It might be your inner self trying to trick you. The past couple days I felt everything I wrote sucked. Then I read an article in an old issue of Writing Basics from Writer’s Digest called Baby Steps. The premise was to stop obsessing about writing the whole book and take 15 minutes to write. It also mentioned about breaking the mental barrier by identifying your inner voice and turning its negativity into something positive. For me it was me giving into self-doubts so to turn it around I told myself it was only my inner voice trying to trick me. Sounds mental (which it is), but today I did my five pages. I told myself write this one scene and the next thing I knew I had two scenes and my five page quota!
    Get that chapter to Donna – she offered and you don’t want to miss the chance by waiting a month. She will always be busy.
    I agree with Jackie – write that one scene or synop for those other characters, then get back to Meg and Nick.
    Good luck.

  3. Eileen Says:

    Dude, I wish I had pertinent advice. I’m spinning my wheels as well. I just found a new short story that is distracting me from all sorts of work/life.

    I do have a few weeks of break coming up. I have to devote one to research but perhaps I’ll attempt a novel week as well. 🙂

    Jackie: I love the sound of a “quick and dirty synopsis” — it’s so much sexier than just a “synopsis”. We should all vow to never again think of it as anything other than a quick and dirty synopsis and give our computers sultry looks whenever we say it.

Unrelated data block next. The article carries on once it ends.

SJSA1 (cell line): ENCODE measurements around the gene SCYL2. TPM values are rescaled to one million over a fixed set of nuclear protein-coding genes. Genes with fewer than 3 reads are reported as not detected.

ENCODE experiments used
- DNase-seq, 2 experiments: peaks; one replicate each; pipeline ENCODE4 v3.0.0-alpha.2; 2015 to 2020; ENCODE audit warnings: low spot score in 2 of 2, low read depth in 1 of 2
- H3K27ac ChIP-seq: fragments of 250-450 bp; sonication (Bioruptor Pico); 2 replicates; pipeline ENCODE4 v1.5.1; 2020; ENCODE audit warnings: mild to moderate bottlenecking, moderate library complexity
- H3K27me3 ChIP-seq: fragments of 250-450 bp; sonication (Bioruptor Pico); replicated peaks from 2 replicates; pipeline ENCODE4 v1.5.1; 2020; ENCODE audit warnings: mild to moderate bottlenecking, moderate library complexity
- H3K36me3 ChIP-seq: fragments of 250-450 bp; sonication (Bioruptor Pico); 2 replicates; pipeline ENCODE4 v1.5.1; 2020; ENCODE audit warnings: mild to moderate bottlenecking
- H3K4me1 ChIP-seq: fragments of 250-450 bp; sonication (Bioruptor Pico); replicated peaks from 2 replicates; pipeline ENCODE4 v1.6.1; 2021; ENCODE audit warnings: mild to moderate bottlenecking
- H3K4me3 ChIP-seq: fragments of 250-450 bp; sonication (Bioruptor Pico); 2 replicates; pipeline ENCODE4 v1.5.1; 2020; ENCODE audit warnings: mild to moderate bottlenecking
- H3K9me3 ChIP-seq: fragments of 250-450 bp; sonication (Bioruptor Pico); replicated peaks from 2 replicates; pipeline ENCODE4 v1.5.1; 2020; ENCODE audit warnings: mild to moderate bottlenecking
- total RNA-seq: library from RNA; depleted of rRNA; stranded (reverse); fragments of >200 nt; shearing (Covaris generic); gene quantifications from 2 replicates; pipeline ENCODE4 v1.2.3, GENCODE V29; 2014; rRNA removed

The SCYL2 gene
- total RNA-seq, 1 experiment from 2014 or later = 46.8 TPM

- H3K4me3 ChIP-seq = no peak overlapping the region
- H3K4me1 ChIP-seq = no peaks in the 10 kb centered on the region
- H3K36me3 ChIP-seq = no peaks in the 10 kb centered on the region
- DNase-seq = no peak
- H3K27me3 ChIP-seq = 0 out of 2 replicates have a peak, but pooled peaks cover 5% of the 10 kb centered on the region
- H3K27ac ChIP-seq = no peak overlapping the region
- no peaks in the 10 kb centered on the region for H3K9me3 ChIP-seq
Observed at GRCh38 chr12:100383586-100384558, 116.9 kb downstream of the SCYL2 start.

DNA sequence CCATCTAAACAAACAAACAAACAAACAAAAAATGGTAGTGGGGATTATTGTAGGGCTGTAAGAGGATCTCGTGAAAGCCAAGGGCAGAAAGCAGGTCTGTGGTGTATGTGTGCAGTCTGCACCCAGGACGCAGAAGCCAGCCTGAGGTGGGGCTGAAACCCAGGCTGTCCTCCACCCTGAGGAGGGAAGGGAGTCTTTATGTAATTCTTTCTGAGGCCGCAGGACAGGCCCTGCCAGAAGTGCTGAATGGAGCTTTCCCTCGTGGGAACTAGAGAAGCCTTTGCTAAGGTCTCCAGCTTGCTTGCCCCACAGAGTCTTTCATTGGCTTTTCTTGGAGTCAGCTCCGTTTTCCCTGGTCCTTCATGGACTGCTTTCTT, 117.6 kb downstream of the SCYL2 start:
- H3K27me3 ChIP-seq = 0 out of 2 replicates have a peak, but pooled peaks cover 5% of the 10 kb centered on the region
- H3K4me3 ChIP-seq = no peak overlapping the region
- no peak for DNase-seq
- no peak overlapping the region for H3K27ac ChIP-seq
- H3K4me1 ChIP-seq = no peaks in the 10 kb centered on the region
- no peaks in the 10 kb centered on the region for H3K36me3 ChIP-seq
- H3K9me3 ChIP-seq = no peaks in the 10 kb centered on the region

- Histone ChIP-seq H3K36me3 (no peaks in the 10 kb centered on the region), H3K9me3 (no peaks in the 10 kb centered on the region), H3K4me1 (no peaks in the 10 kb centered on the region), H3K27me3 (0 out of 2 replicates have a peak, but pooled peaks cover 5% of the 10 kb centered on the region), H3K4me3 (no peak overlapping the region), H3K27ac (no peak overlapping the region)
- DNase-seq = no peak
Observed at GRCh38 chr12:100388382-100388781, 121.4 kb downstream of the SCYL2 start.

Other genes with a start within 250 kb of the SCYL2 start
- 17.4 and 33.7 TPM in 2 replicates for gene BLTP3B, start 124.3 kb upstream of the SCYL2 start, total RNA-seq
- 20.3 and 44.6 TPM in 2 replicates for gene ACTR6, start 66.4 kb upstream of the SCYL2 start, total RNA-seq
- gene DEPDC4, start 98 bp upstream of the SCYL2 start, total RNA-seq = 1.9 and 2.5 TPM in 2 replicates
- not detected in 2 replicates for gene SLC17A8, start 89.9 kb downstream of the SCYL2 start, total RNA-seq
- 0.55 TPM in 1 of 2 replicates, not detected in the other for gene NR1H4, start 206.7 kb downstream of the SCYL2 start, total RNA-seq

4. Francine Says:


    Why not give your characters a makeover!

    Change hair colour, eyes etc., a bit like revamping the mind: yours!!

    Maybe the reason you’re tired of the story is because you’ve revamped the overall structure too much.

    I know an editor at Orion kept telling an author to change this and that and more or less every angle of the plot, until even she (ed) didn’t recognise it any more. She then up and told the author to go back to the original plot and it was published!

    Sometimes, too much feedback from other people can ruin the story = the old one about two many cooks!



  5. 1. Donna will not forget and she is on a tight deadline. So do not put yourself under pressure there.

    2. I am allowed to disagree with Donna. I am her cp after all. Reunion stories are not hard to write. You do have to make sure that the conflict is in the present, rather than in the past. So yes, they are meeting up again, but they are different people. The past simply a richness and complication. There is a connection there but the central conflict is in the present.

    3. Sometimes you can’t rewrite when you know that you have to go forward. What is holding you back? have you thought about emotional wounds (and how they have healed and why they are important), hole in the soul, yearnings and what the goals are. Look towards giving your protagonists more richness and texture.

    4. I find I have to be monogamous with my writing or I never get anything finished. (SOme of this is the discipline) Believe in your story and that you can do it.

  6. waitingforthecall Says:

    Great advice, guys!

    Eileen, you made me giggle with your take on quick and dirty. We’ve been telling Jackie she should try writing a Blaze, maybe you need to as well! I know what she means though, chuck down the ideas and then move on.

    Yay for trying Book in a Week. It’s great fun to find out just how much you can manage to produce in one white hot week. Most of what I wrote in mine was dreck, but there’s the core of a story that might just work. I think the mistake I made was trying to edit it afterwards into something it didn’t want to be. Hope you enjoy whatever you write in that week.

    Marcie, I think you are right. I need to read that article! So glad you are making forward movement with your story. You’re targetting Supers too?